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Josh Voorhees, Political Journalist

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Josh Voorhees, Political Journalist

Josh Voorhees, journalist.

Josh Voorhees, journalist.

Mallika Pandey, Photo Editor

Josh Voorhees, journalist.

Mallika Pandey, Photo Editor

Mallika Pandey, Photo Editor

Josh Voorhees, journalist.

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Josh Voorhees, an American political journalist and senior writer for Slate, delivered a lecture on Monday titled “Blue Waves and Red Walls: Making Sense of the 2018 Midterm Election.” Voorhees has taught in London, has covered national politics in Iowa City, and is now based in Northeast Ohio. He specialized in covering national and international political campaigns and has been published in Politico, Greenwire, The Scientific American, E&E News and the New York Times.

This interview has been edited for length and clarity.

Kameron Dunbar

What is a “blue wave,” and why does it matter?

In this context, the “blue wave” refers to the assumption of power in the House by Democrats this last election cycle. While a few races are still being counted, it’s clear that Democrats had a strong showing. It matters now as Democrats now have the ability to check the president in more substantive ways. It also sends a strong message to Trump.

What message was sent to Trump this election cycle?

That’s still to be determined. Some commentators have presented this as a clear national rebuke of Trump, which I don’t necessarily agree with. While midterm participation figures certainly rose for Democrats, Republicans showed out in key areas. Political participation has increased across the aisles. This means that 2020 isn’t as cut and dry as some think it will be, and Democrats should not see this as a guaranteed victory for the next cycle.

Beyond that, it’s also important to note that the results seen thus far are not far off from what should be expected. In 2010, Republicans benefited from large victory margins shifting Congress’ makeup. Commentators framed that as a referendum on Obama — he was re-elected. So is this a wave?

Was Florida one of the key areas?

That’s an example. Florida is a truly unique place in American politics. National media tends to homogenize the Latinx population nationwide — especially in Florida. Just looking at South Florida, Cuban and Puerto Rican voters are not a monolith, though they are often presented as such. [Democratic candidate for governor Andrew] Gillum brought a lot of energy this cycle, and that’s not to be discounted. They also enfranchised over a million voters, so it was definitely interesting to watch.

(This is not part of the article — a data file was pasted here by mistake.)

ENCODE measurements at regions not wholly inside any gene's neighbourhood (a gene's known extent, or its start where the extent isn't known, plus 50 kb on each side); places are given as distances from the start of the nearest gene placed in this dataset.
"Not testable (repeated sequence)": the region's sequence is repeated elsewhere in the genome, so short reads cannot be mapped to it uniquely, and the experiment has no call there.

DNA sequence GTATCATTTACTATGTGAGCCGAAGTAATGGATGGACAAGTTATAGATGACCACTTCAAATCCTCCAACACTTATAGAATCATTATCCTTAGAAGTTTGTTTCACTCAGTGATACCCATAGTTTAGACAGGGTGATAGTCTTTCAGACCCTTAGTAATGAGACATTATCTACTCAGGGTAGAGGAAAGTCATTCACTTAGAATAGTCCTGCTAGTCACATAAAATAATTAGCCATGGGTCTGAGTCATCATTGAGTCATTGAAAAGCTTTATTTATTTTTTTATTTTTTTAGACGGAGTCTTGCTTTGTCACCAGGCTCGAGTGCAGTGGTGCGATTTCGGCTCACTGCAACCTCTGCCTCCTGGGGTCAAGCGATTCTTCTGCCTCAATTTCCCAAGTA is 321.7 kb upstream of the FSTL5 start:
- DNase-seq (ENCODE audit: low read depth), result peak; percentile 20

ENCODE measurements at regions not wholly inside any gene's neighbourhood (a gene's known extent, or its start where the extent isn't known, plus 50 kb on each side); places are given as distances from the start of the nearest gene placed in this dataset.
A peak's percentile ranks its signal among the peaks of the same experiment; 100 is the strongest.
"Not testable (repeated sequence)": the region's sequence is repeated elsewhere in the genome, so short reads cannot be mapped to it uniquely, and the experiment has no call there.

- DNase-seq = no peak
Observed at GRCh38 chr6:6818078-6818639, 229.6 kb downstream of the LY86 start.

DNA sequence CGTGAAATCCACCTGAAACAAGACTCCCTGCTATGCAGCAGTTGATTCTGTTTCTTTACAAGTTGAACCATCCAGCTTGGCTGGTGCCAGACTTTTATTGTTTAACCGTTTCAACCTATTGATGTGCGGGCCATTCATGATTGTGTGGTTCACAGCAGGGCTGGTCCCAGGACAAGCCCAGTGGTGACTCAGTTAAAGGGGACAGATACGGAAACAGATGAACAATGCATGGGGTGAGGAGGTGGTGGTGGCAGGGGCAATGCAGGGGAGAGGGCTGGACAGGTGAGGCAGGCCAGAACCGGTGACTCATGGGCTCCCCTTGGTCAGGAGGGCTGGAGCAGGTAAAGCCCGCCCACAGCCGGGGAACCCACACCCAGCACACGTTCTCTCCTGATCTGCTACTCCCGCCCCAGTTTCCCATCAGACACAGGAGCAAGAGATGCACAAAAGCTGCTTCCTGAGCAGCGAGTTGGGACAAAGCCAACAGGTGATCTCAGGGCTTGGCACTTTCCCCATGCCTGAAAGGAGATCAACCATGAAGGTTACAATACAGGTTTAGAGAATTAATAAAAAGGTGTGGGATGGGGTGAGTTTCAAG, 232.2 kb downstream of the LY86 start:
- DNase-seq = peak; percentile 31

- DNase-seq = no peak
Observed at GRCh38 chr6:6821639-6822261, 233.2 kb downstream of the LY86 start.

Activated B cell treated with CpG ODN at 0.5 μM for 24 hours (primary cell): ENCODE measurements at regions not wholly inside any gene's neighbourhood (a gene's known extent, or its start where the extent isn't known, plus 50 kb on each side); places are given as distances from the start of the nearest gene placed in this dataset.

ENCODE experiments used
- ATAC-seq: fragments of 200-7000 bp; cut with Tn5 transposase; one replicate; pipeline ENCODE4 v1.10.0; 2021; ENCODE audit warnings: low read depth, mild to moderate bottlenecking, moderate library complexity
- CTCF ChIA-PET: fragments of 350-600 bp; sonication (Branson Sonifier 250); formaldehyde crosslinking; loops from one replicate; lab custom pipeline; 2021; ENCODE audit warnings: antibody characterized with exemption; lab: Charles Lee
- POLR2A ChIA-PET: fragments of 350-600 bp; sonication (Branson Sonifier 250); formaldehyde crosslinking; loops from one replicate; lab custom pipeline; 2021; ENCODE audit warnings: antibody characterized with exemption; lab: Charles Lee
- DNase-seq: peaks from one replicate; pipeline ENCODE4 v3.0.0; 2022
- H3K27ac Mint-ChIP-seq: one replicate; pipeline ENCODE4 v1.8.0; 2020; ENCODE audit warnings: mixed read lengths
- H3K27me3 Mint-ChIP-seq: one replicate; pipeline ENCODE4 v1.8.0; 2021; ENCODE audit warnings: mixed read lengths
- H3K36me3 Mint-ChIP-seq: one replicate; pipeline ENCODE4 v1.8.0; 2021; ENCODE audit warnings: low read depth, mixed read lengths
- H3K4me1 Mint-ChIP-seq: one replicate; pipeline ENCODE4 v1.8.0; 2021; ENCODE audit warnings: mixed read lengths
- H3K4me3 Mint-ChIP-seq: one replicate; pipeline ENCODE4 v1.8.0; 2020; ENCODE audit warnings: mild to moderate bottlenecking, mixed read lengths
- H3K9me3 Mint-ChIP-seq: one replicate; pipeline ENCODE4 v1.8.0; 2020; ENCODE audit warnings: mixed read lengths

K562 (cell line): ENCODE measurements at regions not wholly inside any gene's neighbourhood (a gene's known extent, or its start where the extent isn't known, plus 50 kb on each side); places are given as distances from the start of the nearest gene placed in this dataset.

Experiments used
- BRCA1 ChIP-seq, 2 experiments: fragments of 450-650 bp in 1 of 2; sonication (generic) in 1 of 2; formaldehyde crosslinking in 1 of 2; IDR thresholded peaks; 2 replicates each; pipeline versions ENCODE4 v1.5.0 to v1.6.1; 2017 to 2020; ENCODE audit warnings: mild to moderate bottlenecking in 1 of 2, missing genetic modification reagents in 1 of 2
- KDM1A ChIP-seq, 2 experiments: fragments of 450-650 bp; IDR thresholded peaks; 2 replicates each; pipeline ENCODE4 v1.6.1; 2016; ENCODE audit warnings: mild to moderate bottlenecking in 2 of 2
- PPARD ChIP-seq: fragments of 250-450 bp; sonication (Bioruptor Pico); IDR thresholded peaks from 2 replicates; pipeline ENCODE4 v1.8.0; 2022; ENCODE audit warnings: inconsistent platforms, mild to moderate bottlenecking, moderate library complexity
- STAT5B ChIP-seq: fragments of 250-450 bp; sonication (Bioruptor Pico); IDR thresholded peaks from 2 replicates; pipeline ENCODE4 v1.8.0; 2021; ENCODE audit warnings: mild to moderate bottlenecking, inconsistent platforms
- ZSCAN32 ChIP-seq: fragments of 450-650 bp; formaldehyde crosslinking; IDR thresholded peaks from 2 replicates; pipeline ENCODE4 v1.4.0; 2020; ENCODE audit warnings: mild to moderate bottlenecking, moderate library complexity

We should really be thinking about this, particularly as national politicians look toward rising demographics in the American Southwest. Mainstream media [has] contributed to the sentiment that Latinx voters vote the same nationwide. This election cycle clearly demonstrates that is not true.

Lots of attention has been focused on Ohio, including calls for Senator Sherrod Brown as a presidential nominee. What’s your take?

Ohio is not “lost” as some have suggested. There has certainly been a conservative turn in recent history, but Sherrod Brown represents a strong coalition that has made him a leader in Ohio politics. Labor is one of them, and if candidates are to learn something from him, it should be how to make voters feel heard and ready to rally.

Who do you think will run in 2020?

A lot of people. Democrats are looking for new leadership and an effective challenger for 2020. Hopefully it won’t be as messy as the GOP’s internal battle for 2016. I do imagine there will be more attention paid to [Ohio] as the cycle approaches, not only for candidates but also for infrastructure

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